Linkages

Booting Up: Apple Is Releasing a Free OS Because It’s Going to Make Them A Lot of Money

Tap tap tap. (Photo: Enter.co)

Apple isn’t full of dummies. There’s a few reasons why its new OS is being released for free, like customer goodwill and accelerating adoption. [AllThingsD]

Ahead of its IPO,Twitter has obtained a $1 billion credit line. Let’s go shopping, Jacky boy! [Reuters]

Amazon has upped its free shipping minimum to $35 because they are rude. [CNNMoney]

Outbrain, the creator of those ubiquitous ad links placed at the bottom of websites, has picked up $35 million in fresh funding. [AdWeek]

An Aereo app for Android has finally dropped. [Engadget]

Off the Media

The Real Story Behind ‘These Links From Our Partners’

A few years ago, I got an unusual request from Google. The search giant was working on an experimental program that encouraged retailers to feature links to products from other retailers on their websites. I forget the exact economics of the deal, whether Google treated it as an advertising unit or more an affiliate program — all I remember was my reaction.

It seemed insane to send customers away from your website and toward the websites of competitors. After spending countless dollars and energies pulling users onto your page, why would you open up an exit door? Even if the ad unit was lucrative, it still seemed like advertising suicide–or at least, like stupidly shooting yourself in the foot.

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startup rundown

Startup News: Disrupting Burner Phones and Brunch With Jake Lodwick and Bre Pettis

626px-TigerWoodsOct2011

Here’s A Tip. Are you travelling outside the U.S. soon? Are you afraid of getting publicly humiliated by an Austrian waiter because you rounded his tip up to the nearest 5 percent, not 10? Well How Much Should I Fucking Tip has a goddam solution! Just type the country or city of your choice into the search bar and get the proper percent to tip at restaurants, at hotels, and in taxis. There are also convenient notes on countries with sneaky service charges, or specific parking rules. But don’t exit your browser until you’ve typed in “North Korea.” Read More

Startup Showdown

David and Goliath: nRelate and Outbrain, A Tale of Two Content Recommendation Engines

Click through this!

After a post about Outbrain’s recent $35 million fund raise, Betabeat got an email from nRelate, a competing content recommendation engine also based in New York.

“Did you know nRelate.com has more publishers than Outbrain and nRelate is accomplishing more with less than 1 percent of Outbrain’s funding. Both companies also report the same CTR (click through rate) of 5.7 percent,” Marc Macias, nRelate’s communications guy, said in an email.

Them’s fighting words! And there was more. “Here is the best part. nRelate’s plug-in is free and allows all publishers— regardless of size—to syndicate their material over the web.” Read More

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OutBrain’s Yaron Galai: The World is Brainwashed by Relevancy

Yaron Galai - Image via Israeli Business Forum of NY

Israeli born ad-tech veteran Yaron Galai is currently at work on his fourth company, Outbrain, which serves up more than 3.5 billion pageviews a month to publishers like CNN, Fox and The Atlantic. “My two previous companies worked by interruption, which I hated. We were trying to get you to click away from a story on the kind of ad that personally, I ignore.”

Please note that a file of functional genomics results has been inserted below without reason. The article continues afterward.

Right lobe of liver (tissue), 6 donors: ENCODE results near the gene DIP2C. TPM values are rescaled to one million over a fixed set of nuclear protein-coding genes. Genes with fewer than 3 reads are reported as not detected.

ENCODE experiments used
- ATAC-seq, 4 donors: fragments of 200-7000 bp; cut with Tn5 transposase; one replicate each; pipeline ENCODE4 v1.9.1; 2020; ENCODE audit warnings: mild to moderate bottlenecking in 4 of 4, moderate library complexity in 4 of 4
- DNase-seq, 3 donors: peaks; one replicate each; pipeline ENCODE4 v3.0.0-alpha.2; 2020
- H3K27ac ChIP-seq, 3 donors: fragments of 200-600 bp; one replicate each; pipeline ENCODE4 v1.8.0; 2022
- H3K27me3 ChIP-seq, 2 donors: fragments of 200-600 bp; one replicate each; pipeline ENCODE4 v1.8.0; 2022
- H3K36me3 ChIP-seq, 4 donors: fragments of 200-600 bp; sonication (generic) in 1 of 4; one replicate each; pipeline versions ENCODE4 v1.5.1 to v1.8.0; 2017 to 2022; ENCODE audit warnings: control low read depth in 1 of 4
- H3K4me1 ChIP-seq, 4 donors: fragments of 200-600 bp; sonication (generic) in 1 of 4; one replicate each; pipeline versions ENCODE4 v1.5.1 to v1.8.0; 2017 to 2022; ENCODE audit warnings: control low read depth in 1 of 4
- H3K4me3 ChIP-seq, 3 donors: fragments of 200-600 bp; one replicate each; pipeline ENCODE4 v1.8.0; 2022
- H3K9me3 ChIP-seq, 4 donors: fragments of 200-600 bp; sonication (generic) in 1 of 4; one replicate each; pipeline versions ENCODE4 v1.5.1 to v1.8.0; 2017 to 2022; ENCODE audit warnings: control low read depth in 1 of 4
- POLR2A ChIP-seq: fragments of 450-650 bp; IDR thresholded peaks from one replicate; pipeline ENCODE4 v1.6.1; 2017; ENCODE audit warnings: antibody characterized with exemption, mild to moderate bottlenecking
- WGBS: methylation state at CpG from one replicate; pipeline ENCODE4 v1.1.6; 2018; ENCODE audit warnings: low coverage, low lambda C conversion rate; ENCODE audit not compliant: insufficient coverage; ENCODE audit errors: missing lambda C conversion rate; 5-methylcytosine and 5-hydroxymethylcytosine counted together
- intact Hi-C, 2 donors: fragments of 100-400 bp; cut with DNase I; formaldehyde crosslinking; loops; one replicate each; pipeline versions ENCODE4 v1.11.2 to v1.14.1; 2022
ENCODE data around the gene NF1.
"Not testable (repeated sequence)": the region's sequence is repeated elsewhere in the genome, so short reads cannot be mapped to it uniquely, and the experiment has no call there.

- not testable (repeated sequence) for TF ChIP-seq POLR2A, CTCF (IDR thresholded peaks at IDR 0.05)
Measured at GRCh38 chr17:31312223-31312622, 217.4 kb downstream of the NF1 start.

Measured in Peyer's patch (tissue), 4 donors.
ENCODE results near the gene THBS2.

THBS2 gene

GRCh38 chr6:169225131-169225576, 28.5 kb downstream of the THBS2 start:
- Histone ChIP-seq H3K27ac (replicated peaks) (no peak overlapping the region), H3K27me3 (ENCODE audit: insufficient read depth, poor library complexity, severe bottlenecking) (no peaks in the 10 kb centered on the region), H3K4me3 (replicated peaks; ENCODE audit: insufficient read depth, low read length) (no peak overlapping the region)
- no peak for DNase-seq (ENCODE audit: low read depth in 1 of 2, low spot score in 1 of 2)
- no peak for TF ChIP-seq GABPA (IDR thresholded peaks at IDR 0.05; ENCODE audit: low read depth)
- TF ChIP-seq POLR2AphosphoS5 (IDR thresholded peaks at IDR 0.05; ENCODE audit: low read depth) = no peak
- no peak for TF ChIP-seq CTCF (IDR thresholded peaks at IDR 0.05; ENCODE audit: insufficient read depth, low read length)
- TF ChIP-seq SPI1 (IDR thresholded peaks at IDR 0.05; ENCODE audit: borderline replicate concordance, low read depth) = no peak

Outbrain works to send “engaged” readers to publishers, meaning visitors they believe will actually enjoy the story they land on, then be likely to click through to other articles and visit the site again in the future. “The world is brainwashed by relevancy,” Mr. Galai said, chatting with Betabeat at our Midtown offices. “If you’re reading an article about Steve Jobs, and we send you to another article about Steve Jobs, or about the iPhone, yes that is “relevant”, but it’s probably not that interesting.” Read More

Coming to America

Israeli Start-Ups Skip the Valley, Go Direct to New York

Print

Taykey co-founder Amit Avner had just moved into his new offices off Madison Square Park a couple weeks ago. His desk was bare save for a Mac laptop and a Samsung Galaxy S2 phone, which started playing the first few chords of Darth Vader’s Imperial March theme song.

Hmm-hmm-hmm, hmm-hmm-hmm, hmm-hmm-hmm.

“Oh, that’s our chairman of the board. Let me just tell him I’ll call him back,” Mr. Avner said. After a few words in Hebrew, he hung up. “It’s like 11 p.m.” in Tel Aviv, Mr. Avner noted. “He must be really bored.”

Mr. Avner, who moved to New York from Israel 10 months ago, has curly, blond hair, full lips, and blue eyes the exact color of the inside of a Hpnotiq bottle. “I’m 25 now. On Friday, I’m 26. I’m still like … ignoring it,” he said, laughing at himself. “When I was 14, I built a search engine.”

After getting a B.A. in computer science (age 15) and selling his search engine (age 17), in 2008 Mr. Avner launched Taykey, an advertising platform that helps clients like Pepsi use real-time algorithms to determine consumer interest. Both of his co-founders were fellow engineers he met while serving as a software architect developing cryptography and network security for the R.&D. unit of Israel’s Ministry of Defense.

Asked what sorts of projects he worked on, Mr. Avner sputtered something about “encrypting stuff” and “making things work together.”

For decades, the elite programming units of the Israeli Defense Forces, which include 8200 and Mamram, have functioned like the ultimate feeder school for Silicon Wadi, as the software hub clustered around Tel Aviv was dubbed in the ’90s (wadi is Arabic for “valley”). But these days, the start-ups coming out of Israel have put aside mature sectors like security, microchips and network communications for something more Americanized. Read More